Relocating after your divorce can be tricky if you have a child.
Even if you have primary physical custody of your child, that doesn’t mean that the court will automatically allow you to relocate a significant distance away from the child’s other parent. A long-distance move could significantly interfere with that parent’s visitation rights — and might not be best for your child.
Before you approach a family court in California about relocating, it’s important to understand the way that the court will evaluate such a request. In general, the court will always put the best interests of your child ahead of your personal or professional goals.
That being said, here are some possible reasons for relocating that the court might consider acceptable:
- You want to move back to an area where you have close relatives who can provide a strong support system for your children.
- You have a job opportunity in another area that could significantly improve your child’s economic situation.
- You want to pursue an education, which would eventually allow you to better your economic status and provide more financial benefits for your child.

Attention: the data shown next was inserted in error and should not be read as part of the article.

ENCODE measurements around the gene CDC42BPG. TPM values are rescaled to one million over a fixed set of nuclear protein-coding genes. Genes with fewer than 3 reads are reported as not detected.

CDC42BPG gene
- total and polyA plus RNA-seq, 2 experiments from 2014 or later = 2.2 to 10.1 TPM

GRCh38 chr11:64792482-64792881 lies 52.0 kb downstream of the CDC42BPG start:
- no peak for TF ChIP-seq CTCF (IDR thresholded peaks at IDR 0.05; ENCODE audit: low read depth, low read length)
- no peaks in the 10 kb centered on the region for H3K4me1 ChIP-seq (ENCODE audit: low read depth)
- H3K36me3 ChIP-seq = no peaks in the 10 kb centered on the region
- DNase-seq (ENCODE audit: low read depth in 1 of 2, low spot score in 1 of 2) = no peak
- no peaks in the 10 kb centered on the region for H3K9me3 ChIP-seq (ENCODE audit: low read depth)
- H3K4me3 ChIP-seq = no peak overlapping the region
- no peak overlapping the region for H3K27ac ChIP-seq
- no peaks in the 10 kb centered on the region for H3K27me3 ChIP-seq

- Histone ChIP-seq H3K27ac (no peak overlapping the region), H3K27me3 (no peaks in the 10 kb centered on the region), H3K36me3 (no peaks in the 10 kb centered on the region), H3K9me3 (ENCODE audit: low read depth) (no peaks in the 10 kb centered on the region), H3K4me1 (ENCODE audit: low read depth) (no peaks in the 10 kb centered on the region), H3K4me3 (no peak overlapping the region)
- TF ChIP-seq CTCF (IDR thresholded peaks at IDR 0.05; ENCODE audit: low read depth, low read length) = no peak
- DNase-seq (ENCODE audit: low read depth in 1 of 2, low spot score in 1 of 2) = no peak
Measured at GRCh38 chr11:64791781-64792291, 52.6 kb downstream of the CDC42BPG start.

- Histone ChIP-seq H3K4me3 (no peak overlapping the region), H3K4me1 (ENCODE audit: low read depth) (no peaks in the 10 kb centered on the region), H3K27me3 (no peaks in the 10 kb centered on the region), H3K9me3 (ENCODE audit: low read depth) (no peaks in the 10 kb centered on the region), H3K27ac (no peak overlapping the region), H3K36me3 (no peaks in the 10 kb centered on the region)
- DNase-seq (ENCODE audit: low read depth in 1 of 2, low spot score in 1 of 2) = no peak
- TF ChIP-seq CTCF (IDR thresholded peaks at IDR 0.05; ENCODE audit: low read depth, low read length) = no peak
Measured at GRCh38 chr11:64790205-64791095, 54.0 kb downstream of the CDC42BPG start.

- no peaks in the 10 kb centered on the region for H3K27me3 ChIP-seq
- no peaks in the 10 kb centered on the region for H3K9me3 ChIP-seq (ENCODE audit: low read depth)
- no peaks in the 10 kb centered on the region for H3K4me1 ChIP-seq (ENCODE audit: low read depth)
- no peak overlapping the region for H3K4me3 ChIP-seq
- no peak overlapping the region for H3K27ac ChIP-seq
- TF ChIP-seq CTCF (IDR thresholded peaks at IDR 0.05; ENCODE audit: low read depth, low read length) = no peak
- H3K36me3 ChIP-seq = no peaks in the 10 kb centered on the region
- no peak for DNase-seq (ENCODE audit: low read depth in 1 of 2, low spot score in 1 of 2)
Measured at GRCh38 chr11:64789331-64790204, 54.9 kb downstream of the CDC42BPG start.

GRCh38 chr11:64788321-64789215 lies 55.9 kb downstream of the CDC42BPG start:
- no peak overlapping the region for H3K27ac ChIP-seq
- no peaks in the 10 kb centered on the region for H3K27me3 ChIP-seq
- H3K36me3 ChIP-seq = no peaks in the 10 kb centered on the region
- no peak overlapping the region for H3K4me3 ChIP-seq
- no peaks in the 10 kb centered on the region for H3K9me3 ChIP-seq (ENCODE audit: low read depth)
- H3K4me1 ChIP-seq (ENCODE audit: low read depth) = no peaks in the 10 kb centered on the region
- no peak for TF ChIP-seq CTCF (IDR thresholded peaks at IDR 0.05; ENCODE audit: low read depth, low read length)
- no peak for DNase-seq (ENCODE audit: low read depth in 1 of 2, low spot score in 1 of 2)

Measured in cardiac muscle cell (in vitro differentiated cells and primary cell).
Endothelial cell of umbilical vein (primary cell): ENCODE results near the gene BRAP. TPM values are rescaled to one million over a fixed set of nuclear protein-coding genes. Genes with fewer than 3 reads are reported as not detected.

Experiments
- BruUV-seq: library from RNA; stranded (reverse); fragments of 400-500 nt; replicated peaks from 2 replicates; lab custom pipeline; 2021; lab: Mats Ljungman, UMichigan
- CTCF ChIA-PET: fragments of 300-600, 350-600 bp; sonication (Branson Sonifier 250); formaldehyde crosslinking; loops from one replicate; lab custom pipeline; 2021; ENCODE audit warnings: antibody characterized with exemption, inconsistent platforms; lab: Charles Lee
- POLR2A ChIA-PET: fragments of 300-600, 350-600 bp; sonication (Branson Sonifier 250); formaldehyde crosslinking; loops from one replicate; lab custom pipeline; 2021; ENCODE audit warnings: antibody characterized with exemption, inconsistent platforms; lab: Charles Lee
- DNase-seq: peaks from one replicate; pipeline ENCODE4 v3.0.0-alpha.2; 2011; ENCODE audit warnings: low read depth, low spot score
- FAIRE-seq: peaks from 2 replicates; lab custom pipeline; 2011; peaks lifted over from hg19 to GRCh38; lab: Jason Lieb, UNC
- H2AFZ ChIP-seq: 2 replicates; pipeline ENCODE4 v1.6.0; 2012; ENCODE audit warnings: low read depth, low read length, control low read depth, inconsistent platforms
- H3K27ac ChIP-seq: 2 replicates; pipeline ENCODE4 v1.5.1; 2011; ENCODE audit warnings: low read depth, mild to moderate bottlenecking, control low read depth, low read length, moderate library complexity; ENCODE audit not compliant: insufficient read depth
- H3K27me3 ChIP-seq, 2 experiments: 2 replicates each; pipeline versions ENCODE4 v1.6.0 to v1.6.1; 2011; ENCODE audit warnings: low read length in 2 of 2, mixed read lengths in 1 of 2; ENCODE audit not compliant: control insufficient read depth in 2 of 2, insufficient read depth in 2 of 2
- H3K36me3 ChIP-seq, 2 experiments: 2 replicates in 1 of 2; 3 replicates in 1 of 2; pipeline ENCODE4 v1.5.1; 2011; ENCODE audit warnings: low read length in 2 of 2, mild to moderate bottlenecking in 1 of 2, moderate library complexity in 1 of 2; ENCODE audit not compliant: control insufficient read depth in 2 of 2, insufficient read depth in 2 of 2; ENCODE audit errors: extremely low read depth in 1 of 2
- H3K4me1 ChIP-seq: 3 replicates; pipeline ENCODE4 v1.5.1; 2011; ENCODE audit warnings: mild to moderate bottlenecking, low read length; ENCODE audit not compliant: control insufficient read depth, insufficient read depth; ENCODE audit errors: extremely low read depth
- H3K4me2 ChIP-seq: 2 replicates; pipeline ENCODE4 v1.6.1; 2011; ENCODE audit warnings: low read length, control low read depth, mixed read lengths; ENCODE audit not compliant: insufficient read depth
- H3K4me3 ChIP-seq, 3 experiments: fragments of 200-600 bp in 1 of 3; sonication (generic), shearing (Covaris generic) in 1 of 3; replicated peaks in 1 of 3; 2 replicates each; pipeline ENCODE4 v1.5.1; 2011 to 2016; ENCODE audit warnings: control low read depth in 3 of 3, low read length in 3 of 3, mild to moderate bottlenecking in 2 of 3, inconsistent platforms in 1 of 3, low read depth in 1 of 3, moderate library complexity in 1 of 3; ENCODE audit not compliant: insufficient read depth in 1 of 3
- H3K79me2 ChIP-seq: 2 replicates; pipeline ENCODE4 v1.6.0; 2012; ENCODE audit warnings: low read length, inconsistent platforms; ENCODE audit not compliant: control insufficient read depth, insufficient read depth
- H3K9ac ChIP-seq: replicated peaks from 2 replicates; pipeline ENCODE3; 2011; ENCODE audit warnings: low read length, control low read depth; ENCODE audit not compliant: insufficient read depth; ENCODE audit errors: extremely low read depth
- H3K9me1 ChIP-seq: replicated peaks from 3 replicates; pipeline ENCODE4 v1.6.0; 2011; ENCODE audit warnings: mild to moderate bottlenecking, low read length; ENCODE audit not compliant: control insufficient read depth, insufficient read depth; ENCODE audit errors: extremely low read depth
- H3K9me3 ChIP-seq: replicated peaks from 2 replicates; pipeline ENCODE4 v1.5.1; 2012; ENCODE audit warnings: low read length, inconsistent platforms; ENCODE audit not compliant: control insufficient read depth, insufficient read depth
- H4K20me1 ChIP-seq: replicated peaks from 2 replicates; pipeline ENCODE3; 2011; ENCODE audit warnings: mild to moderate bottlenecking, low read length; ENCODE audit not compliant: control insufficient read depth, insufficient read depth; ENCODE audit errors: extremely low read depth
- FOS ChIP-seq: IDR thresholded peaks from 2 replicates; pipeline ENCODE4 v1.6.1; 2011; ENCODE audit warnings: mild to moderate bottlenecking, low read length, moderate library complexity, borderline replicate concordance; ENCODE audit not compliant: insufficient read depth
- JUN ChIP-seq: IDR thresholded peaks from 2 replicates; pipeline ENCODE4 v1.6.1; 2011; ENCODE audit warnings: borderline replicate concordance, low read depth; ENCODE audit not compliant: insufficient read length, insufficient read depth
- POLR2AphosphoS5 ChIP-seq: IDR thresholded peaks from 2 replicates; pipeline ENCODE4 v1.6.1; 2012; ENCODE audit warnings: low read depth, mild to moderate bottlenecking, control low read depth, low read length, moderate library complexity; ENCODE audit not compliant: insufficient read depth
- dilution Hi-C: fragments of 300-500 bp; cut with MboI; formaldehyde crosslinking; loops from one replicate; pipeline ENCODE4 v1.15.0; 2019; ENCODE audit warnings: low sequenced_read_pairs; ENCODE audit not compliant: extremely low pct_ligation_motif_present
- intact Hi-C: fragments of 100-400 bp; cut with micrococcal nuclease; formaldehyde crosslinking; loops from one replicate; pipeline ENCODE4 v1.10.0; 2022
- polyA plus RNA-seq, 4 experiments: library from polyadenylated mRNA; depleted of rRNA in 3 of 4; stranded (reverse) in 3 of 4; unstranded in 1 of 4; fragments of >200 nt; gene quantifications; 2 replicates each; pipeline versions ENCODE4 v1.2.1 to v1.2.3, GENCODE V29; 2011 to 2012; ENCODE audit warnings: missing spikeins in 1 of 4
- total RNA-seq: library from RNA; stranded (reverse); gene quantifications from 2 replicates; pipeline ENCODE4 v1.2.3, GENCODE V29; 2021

- You want to move in order to allow your child the benefit of an educational opportunity that either suits your child’s gifts or special needs.
- You want to move somewhere that would give your disabled child better access to medical or social services.
Even though these are all good reasons to relocate, none of them guarantee that a judge will approve your petition. You’ll also need to provide the court with a specific plan that shows how the other parent can maintain his or her relationship with the child following the move.
Relocating with a child following a divorce takes planning — and you need to start it early if you hope to succeed. For more information, talk to an experienced family law attorney today.